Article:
Thomist philosophy and Catholic realism in general, inspires us [i.e. , Orthodox Christians—ed.] with a certain uneasiness. Why? In a word, because it is too much concerned with the things of this world. It overestimates the worth of the 'natural' in underestimating the corruption of the natural order and of the human intellect, by the Fall; the 'natural' we know is no longer fully natural. But more essential than this, it aspires to a knowledge and 'wisdom' that are 'heavy' with all the weight of the 'world,' that act as though—for all practical purposes—the world is eternal. The time of the Kingdom has come: in the light of this truth, which is central to Christianity, all the worldly preoccupations of Catholic realism seem almost a mockery. Does not this 'realism' say: Let man fulfill his 'natural' self, let him seek worldly knowledge and happiness and temporal improvement, and then look to the knowledge and happiness that lie above these, proceeding from what is humbler and more accessible to what is nobler and more hidden. But if the time of the Kingdom has come, is it not too late to be pursuing these worldly aims? And is it not inevitable that many who begin with the humble will never leave it? Seek ye first the Kingdom of God. The imperative to Christians seems all too obvious: put away all worldly things, and seek the Kingdom. The Kingdom has been 'delayed'; do we then return to our original path, that worldly wisdom to which Christ's message is folly? Alas, with 'Christian philosophy,' and how much more so with modern 'science,' we do just that. Christ is our wisdom, not the world; and in the end these two cannot be reconciled. A 'natural wisdom' subordinated to Christian Truth; a 'natural science' devoted to Christian uses (horror of horrors!)—these, in a 'normal' time, might be legitimate. But the fact that Christ has come marks our time as an extraordinary time, a time in which 'normal' concerns, wisdom and worldly knowledge, must be put aside, and we too must be crucified and made a scandal and folly to the world. Christianity stands opposed to the world. True, there is too the 'world' that is to be saved—but not by descending to its level. Christianity must teach art to paint Christ, not to paint the world in a Christian 'spirit'; science must place Christ in the center of the universe, though it crucify all its formulas to do so (it is in that case that the formulas, not Christ, are wanting). [...]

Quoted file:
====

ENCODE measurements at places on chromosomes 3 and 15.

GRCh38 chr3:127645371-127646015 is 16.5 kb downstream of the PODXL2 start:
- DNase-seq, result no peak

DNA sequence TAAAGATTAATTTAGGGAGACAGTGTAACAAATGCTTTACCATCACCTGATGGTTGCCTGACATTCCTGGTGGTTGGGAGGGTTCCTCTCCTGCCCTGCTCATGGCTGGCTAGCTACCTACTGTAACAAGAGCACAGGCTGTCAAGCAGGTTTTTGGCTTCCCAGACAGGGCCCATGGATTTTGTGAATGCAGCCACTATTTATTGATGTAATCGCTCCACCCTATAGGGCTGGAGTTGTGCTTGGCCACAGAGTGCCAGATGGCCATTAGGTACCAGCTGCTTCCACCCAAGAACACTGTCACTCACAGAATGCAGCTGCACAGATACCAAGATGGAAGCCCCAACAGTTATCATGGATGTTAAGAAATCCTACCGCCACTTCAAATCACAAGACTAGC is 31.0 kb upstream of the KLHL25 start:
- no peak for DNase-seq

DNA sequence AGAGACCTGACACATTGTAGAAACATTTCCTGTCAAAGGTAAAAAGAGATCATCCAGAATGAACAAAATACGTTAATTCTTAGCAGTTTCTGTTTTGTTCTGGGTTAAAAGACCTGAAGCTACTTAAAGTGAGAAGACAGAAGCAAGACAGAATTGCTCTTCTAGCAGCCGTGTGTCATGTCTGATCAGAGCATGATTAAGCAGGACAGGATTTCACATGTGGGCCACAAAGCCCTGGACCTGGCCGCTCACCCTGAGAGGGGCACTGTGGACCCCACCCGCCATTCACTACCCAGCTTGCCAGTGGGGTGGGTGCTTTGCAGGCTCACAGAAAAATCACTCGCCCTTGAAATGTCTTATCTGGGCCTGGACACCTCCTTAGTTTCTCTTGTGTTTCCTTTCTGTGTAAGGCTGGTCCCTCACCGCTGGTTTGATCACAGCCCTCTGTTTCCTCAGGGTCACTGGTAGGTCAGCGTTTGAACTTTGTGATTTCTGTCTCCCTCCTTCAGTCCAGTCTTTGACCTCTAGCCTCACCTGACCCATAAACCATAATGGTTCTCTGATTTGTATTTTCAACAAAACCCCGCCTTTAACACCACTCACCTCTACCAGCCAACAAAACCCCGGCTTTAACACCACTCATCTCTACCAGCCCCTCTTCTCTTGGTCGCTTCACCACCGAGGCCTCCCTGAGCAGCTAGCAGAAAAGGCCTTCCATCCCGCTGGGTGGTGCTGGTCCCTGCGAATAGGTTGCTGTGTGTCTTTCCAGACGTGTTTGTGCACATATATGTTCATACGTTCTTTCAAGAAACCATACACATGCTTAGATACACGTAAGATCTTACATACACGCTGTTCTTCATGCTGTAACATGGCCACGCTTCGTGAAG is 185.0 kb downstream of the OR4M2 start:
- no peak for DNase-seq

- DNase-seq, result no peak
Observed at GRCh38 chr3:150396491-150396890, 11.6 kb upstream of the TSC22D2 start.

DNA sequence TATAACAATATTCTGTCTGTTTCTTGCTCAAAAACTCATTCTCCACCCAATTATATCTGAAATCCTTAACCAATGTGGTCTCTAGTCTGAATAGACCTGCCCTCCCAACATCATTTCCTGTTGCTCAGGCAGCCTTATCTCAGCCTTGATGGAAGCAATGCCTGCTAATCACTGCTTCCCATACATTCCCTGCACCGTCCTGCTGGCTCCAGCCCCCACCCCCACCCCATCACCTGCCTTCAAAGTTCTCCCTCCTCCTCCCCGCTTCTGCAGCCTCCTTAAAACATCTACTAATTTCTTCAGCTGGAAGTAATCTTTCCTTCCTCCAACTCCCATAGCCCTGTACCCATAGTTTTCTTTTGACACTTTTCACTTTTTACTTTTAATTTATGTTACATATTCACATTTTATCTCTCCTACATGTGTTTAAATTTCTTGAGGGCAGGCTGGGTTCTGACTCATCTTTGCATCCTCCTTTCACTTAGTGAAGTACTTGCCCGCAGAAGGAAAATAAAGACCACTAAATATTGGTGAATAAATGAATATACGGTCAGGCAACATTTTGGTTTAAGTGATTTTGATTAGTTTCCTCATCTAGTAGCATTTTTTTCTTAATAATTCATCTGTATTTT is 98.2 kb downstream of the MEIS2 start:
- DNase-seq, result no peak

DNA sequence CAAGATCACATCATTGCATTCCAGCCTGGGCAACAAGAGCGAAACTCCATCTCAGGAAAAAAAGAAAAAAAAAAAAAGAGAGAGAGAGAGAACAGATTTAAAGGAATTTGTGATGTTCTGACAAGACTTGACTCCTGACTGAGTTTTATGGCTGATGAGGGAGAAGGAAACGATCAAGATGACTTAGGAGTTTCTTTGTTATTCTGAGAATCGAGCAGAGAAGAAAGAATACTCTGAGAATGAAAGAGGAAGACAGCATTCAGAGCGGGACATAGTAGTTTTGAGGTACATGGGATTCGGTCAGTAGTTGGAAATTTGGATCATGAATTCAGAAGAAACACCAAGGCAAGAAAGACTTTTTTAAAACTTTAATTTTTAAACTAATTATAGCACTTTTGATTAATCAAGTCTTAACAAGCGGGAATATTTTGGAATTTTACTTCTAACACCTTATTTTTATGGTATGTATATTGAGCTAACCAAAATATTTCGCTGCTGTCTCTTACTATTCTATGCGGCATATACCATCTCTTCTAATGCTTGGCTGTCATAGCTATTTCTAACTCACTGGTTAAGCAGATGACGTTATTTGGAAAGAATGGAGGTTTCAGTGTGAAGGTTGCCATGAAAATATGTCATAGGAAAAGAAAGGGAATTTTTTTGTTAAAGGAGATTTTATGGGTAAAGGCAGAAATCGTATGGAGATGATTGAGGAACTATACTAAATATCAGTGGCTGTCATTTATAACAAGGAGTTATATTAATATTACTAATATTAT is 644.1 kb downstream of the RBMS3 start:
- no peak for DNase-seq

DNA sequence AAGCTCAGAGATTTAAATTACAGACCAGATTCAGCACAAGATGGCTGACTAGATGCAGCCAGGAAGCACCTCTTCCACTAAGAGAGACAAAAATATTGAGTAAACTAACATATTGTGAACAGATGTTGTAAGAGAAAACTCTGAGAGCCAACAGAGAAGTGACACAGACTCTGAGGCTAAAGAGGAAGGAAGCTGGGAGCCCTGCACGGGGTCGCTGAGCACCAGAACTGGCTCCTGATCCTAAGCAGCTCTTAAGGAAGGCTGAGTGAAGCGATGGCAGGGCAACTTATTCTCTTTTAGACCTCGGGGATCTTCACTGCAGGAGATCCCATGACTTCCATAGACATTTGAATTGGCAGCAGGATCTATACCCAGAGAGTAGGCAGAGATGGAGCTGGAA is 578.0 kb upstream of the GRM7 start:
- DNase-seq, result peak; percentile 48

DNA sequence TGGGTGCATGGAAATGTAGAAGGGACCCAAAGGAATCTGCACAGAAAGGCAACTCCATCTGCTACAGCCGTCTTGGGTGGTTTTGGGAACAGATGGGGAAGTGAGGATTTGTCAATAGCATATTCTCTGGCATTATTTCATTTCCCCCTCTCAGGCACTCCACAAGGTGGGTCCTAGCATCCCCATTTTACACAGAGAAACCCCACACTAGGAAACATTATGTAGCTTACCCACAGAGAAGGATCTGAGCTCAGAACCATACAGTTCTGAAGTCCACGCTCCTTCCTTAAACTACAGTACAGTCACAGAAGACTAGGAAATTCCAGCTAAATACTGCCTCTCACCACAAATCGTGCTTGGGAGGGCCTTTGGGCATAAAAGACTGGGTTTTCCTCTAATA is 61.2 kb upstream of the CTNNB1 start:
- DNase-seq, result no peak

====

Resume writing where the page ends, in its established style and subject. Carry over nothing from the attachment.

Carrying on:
It is not surprising that many modern Catholic 'realists' find the traditional teaching of the reign of Antichrist shocking—too 'literal' at any rate. For one cannot believe that everything 'natural' is good and at the same time see a reign of evil as its historical outcome.